Seven samurai are preparing themselves for battle in a small cottage. A curious and bold optimist walks in and says to one of the samurai: Continue reading
Peter Lee, of the 本能詠春 Instinct Wing Chun School, here in Guangzhou, asked me to translate and spread a little advertisement for him. Unfortunately, I’m not really into many forms of social media, and was not able to spread this so far – or maybe the U.S. doesn’t use the same kinds as in China. Continue reading
My writing has been a bit dull lately, and so none of it has made it up just yet. As an interlude, I thought this Chinese idiom might be interesting. In Chinese there are several of these, usually four syllable, idioms. They are called 成语 chengyu, which means “(something which has) become (common) language” – hinting that these idioms usually come from lines of stories or poems, sometimes directly, and sometimes condensed. Continue reading
Many of my letters are back-dated, due to the adventures described in them happening some time ago, and because I had written, or at least begun writing them at that time. Most of those initial adventures, in Zhuhai 珠海, Hong Kong 香港, and Foshan (Fatsaan) 佛山, took place during January. During the beginning of January I was afforded some spare time, due to my services at work being not needed; and then the end of January begins the approximately four week long Lunar New Year celebrations. At the time my situation in China was looking precarious, so I did my best to explore as widely as I could in a short time. Continue reading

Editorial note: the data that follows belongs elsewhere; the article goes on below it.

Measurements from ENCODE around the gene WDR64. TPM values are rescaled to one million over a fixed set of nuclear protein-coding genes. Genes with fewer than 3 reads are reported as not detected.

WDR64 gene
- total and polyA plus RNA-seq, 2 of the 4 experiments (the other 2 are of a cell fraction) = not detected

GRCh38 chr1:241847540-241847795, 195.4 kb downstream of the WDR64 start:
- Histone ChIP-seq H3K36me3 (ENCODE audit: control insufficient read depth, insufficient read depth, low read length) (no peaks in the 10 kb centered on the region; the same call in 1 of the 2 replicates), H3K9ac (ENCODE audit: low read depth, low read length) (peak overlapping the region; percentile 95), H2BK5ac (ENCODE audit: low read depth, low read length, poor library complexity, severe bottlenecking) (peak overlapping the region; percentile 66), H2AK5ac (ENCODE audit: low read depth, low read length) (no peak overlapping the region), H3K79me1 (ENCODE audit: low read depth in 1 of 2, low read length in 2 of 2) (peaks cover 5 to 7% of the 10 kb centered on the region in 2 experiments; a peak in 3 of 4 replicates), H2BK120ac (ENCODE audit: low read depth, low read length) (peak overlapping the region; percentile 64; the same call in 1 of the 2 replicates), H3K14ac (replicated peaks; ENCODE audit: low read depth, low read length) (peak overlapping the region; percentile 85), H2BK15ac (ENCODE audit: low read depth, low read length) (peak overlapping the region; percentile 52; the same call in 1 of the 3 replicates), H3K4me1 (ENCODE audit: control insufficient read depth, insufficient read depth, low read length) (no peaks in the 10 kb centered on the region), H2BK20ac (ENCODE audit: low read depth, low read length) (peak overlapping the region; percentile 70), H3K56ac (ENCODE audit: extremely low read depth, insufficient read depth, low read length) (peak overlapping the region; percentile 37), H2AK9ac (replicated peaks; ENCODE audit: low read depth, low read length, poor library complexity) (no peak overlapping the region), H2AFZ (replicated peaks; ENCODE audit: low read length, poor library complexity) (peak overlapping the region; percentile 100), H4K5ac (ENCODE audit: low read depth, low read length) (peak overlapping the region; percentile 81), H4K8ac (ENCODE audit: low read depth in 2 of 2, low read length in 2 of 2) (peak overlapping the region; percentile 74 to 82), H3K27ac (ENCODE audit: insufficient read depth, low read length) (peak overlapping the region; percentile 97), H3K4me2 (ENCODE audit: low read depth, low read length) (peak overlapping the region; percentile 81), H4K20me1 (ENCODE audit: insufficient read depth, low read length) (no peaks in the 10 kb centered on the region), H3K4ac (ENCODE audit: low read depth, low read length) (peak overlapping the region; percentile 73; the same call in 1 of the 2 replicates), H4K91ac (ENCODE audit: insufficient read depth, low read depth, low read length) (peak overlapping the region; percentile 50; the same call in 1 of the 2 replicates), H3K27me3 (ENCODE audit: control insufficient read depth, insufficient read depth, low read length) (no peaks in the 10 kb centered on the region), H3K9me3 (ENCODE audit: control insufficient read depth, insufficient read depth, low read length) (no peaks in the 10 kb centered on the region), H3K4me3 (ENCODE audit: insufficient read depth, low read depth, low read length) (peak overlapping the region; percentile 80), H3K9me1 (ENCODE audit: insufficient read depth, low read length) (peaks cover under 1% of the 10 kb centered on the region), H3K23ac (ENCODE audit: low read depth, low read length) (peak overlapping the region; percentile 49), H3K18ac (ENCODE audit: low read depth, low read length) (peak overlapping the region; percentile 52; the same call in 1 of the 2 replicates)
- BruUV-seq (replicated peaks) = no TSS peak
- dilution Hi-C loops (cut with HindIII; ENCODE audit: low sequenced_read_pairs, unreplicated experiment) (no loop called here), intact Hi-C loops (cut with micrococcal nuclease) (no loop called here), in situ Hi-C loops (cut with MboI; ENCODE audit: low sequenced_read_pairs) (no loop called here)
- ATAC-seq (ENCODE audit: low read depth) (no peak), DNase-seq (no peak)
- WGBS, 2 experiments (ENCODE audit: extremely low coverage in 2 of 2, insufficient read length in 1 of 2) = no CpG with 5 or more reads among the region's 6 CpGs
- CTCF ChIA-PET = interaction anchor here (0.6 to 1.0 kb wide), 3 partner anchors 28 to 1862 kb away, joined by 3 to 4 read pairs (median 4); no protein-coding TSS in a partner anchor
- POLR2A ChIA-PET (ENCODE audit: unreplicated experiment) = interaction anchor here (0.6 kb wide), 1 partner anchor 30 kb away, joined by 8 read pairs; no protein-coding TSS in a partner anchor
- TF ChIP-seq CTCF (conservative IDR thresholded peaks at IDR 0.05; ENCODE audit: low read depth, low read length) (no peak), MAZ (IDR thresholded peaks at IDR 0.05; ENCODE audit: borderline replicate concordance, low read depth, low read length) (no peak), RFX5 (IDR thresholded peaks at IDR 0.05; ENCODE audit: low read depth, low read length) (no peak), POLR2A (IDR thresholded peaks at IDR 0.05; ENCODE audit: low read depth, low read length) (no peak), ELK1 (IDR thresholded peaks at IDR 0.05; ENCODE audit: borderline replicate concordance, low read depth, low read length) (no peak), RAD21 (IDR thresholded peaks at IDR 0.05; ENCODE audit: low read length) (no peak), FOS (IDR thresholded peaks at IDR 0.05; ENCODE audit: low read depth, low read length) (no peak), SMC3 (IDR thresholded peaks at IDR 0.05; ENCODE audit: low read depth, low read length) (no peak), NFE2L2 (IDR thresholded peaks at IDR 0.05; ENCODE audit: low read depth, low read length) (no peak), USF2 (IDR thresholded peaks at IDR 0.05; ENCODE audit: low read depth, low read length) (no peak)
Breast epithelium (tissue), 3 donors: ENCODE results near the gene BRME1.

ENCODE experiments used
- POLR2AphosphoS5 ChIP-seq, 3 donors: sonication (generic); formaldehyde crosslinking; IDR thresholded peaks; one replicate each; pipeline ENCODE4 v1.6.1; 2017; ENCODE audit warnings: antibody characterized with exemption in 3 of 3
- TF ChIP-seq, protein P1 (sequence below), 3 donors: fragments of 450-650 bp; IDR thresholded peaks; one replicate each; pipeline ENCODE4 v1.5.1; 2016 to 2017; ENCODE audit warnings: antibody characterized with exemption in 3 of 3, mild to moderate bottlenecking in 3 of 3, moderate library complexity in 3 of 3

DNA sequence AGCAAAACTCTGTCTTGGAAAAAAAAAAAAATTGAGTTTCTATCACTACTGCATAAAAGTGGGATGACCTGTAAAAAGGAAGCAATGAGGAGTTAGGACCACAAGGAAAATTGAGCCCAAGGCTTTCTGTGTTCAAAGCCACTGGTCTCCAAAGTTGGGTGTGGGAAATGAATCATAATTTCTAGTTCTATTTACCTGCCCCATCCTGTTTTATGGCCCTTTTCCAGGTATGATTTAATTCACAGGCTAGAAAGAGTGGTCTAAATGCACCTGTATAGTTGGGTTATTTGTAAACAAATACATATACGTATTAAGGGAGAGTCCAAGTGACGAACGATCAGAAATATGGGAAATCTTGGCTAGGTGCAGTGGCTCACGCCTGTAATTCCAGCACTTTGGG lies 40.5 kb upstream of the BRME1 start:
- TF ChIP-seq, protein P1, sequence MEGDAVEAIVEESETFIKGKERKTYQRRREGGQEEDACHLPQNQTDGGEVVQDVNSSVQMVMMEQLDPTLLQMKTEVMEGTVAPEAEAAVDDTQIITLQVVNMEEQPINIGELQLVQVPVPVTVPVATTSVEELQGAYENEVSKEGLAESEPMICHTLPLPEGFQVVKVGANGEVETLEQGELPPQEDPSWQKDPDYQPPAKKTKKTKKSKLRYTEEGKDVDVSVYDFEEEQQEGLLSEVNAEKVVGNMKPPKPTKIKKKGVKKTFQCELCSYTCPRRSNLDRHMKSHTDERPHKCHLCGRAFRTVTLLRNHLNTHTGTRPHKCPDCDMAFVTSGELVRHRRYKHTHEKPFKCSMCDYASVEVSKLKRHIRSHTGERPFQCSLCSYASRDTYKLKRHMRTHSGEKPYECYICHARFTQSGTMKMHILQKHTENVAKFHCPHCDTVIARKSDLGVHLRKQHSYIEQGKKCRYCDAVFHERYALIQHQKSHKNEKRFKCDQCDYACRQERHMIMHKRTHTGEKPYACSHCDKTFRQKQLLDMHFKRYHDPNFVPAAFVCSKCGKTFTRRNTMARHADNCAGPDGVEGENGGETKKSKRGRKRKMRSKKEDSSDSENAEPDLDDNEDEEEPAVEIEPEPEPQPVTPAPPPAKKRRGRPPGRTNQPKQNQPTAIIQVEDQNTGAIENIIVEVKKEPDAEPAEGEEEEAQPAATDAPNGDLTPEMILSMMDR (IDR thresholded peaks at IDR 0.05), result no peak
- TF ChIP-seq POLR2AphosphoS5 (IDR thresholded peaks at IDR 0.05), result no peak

Monday, 18 January, 2016
I had had my adventures in Zhuhai 珠海, with Henry Ho 何英才 and the Ming Concept 銘念, and in Hong Kong 香港, though admittedly only visiting one school (and not being particularly motivated to see the others), in Yip Ching’s 葉正 class. I had one more lead to explore, and that was in Foshan 佛山. Continue reading
Written on Friday, 29 January, 2016
By John Lapham
Once upon a time, a young man was apprentice to a great martial arts master and retired ferryman who lived on a small island off the Fukien coast. This master was known as Master Gwan. During his days as a ferryman, he would often stop for extended stays in various harbors, waiting for his clients to complete their business. During these stays he would seek out local fighters and befriend them. Over his lifetime, he too became a great fighter and martial artist.
Sunday, 17 January, 2016
I planned the trip to Hong Kong 香港, through Shenzhen 深圳, stopping at Yip Man’s 葉問 grave, arriving in Kowloon 九龍, walking the streets, through the pet and flower market, and, finally, arriving at the building which housed one of the schools of Yip Ching 葉正, locating the entrance and entering the building.